Story by Manos Angelakis
The pandemic notwithstanding, we have been receiving interesting wine samples that we taste with food, the way wines should be tasted.
We recently received wines from California’s Fathers + Daughters Cellars in Anderson Valley, created by Phil Baxter, an enologists and viticulturists with a background in French premier cru as well as village wines. The winery is a collaborative and multi-generational effort of a family: Kurt Schoeneman, his daughter Sarah, Sarah’s husband Guy Pacurar, their daughter, Ella, and Guy’s older daughter, Taylor.
We received a 2017 Pinot Noir, a 2019 Sauvignon Blanc and a 2019 Rosé.
All come in Burgundy-style bottles with silk-screened labels, instead of the traditional paper labels, and no capsules covering the cork.
The Pinot Noir is smooth, almost sweet-tasting and medium-bodied. Mild cherry, plum and raspberry flavors are accented by vanilla, cranberry and cinnamon notes and cigar box and pencil shavings in the longish finish. Elegance and power seem to go hand-in-hand in this Pinot from hand-harvested grapes aged 18 months in 70 percent neutral barrels, with the balance once-used French barrels. Even though it is still very young and a bit acidy on the back end, it paired beautifully with sweet-and-sour stuffed cabbage rolls. I would give this wine 88 points as tasted; given some further time in cellar it could possible reach 90 points once it has some time to further mellow.
The Sauvignon Blanc bottle had 100% sauvignon blanc wine from vines that were planted more than 40 years ago. It had a pale straw color, with grapefruit, apple, melon and hints of stone fruit on the nose. Apple, lemon and dried apricot were on the palate; the dried fruit was only perceptible on the long finish and was accompanied by an almost Casablanca Valley Sauvignon Blanc minerality. The wine exhibited good acidity and balance. It was light-bodied and would be an excellent aperitif, as well as pairing well with seafood and charcoal grilled fish and perhaps mild cheeses like brie. We tasted it with grilled branzino filets that were flavored with olive oil, fresh oregano and lemon juice sauce, a very traditional Greek-styled preparation. As tasted, I rate this wine at 87 points.
Unfortunately, I did not like the rosé. There are other rosés in the market that are leaner and less acidic. I would like to retaste this wine from a different vintage, before I make a final decision.
Another group of wines came from Sicily. Cantine Ermes, a co-op in the heart of Sicily’s Belice Valley, launched their Vento di Mare organic wine collection, which includes both indigenous and international grapes.
Al the bottles sport a Stelvin closure, which I like because it’s easy to open as well as keeping oxygen away from the wine. Cork allows for micro-oxidation to occur, which improves the aromatics and taste of more complex bottles; for fresh and lighter wines as the ones that are in the Vento di Mare bottles, Stelvin allows us to taste the contents as the winemaker intended them to be. It also avoids TCH problems that have been lately again popping up from poor quality corks.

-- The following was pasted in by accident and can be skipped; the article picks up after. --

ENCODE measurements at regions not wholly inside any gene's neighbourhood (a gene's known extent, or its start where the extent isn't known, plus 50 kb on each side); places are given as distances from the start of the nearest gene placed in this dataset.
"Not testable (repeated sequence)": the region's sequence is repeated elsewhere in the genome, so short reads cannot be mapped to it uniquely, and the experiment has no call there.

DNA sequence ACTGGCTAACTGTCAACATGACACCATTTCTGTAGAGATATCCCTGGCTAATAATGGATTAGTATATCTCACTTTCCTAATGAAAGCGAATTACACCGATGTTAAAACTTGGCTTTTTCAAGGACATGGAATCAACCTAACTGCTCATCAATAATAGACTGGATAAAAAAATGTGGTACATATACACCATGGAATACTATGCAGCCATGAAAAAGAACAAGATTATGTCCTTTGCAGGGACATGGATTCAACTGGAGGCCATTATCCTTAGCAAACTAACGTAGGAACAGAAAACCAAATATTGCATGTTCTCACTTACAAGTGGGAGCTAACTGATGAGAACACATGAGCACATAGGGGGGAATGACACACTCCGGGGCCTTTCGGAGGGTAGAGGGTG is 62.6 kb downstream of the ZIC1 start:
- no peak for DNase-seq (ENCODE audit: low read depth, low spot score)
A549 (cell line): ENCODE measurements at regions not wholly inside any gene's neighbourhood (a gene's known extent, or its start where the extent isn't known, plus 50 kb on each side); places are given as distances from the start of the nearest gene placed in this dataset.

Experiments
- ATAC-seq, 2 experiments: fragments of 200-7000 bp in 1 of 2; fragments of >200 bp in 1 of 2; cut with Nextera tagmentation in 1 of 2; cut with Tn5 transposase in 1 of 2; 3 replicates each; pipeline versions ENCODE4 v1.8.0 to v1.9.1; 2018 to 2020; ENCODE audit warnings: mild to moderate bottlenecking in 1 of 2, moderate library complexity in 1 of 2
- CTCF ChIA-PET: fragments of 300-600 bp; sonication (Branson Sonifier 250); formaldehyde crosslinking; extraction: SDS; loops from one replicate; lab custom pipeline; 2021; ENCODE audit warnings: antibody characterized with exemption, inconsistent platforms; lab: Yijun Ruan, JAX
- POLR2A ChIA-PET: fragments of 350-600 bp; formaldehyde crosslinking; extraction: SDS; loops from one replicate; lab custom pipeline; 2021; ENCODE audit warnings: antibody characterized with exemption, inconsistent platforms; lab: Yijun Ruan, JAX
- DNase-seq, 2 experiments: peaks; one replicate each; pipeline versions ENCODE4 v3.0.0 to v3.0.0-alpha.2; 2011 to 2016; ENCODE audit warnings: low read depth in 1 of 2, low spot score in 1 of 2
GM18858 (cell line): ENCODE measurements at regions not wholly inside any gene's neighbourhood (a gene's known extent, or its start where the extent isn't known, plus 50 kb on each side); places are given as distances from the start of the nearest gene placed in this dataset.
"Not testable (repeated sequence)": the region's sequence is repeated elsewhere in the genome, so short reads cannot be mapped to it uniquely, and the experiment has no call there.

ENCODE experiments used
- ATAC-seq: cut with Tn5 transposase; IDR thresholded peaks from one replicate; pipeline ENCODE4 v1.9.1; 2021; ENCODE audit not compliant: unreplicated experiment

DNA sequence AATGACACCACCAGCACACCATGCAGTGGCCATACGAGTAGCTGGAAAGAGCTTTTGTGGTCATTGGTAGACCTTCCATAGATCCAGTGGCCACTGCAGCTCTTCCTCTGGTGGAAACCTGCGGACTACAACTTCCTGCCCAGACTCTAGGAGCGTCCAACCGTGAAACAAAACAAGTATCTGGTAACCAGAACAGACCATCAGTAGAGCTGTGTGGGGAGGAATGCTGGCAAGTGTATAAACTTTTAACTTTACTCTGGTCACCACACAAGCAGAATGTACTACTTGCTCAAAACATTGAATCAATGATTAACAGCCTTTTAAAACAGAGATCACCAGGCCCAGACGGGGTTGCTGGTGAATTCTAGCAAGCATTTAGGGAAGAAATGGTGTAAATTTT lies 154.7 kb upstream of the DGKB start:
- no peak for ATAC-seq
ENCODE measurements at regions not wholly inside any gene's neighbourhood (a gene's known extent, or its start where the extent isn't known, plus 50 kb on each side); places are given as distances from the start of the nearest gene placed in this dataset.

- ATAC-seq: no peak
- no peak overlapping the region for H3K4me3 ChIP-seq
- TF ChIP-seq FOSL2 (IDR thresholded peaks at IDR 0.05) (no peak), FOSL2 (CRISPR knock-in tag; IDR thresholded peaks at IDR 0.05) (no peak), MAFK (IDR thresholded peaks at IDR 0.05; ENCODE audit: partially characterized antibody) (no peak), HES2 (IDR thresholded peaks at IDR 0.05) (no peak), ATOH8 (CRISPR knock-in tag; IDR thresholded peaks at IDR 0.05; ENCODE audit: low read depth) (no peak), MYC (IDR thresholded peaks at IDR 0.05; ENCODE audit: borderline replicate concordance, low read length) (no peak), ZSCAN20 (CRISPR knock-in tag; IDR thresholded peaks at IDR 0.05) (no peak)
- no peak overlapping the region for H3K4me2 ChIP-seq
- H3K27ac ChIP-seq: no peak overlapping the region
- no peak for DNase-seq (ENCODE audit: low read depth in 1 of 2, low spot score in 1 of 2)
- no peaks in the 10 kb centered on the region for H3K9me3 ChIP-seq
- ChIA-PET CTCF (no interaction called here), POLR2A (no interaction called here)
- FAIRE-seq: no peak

We received samples of 3 red and 3 white wines.
The whites were: a Grillo (indigenous Sicilian grape), a Pinot Grigio, and a semi-sparkling Moscato; Moscato d’Alessandria is a grape ubiquitous in the Eastern Mediterranean. The reds were a Pinot Noir, which is a wine from an international grape, a Nerello Mascalese and a Nero d’Avola – both these wines are from grapes indigenous to Sicily.
The Grillo is a local grape whose popularity has increased considerably over the past few years. Wines from the Grillo grape are not as widely known as other Terre Siciliane wines, though a few other local wineries also make some interesting bottles from this particular grape. The Cantine Ermes Vento di Mare Grillo is straw colored with olive green highlights. It displays aromas of tropical fruit and citrus. On the palate it is light, fresh, with naturally crisp acidity, sporting hints of melon, pears and lots of tropical fruit.
The Pinot Grigio is made from softly-pressed grapes, fermented at a controlled temperature in stainless steel tanks with 2 months in bottle before release. There are aromas of honeysuckle, tropical fruit, citrus and hints of pear. It's a fresh and juicy wine, with grapefruit, honeydew, pear and a touch of salinity on the finish.
Both these wines I would rate at 88 or 89 points. They were tasted at lunch accompanying breaded, fried oysters followed by a grilled octopus and cuttlefish salad.
We loved the Moscato. A slightly frizzante wine is better during a warmer time of the year, but even at this point it is delectable. I’m planning to have fondue and pair it with the Moscato, so I’ll comment on it in another issue.
Next month I will talk about the reds.
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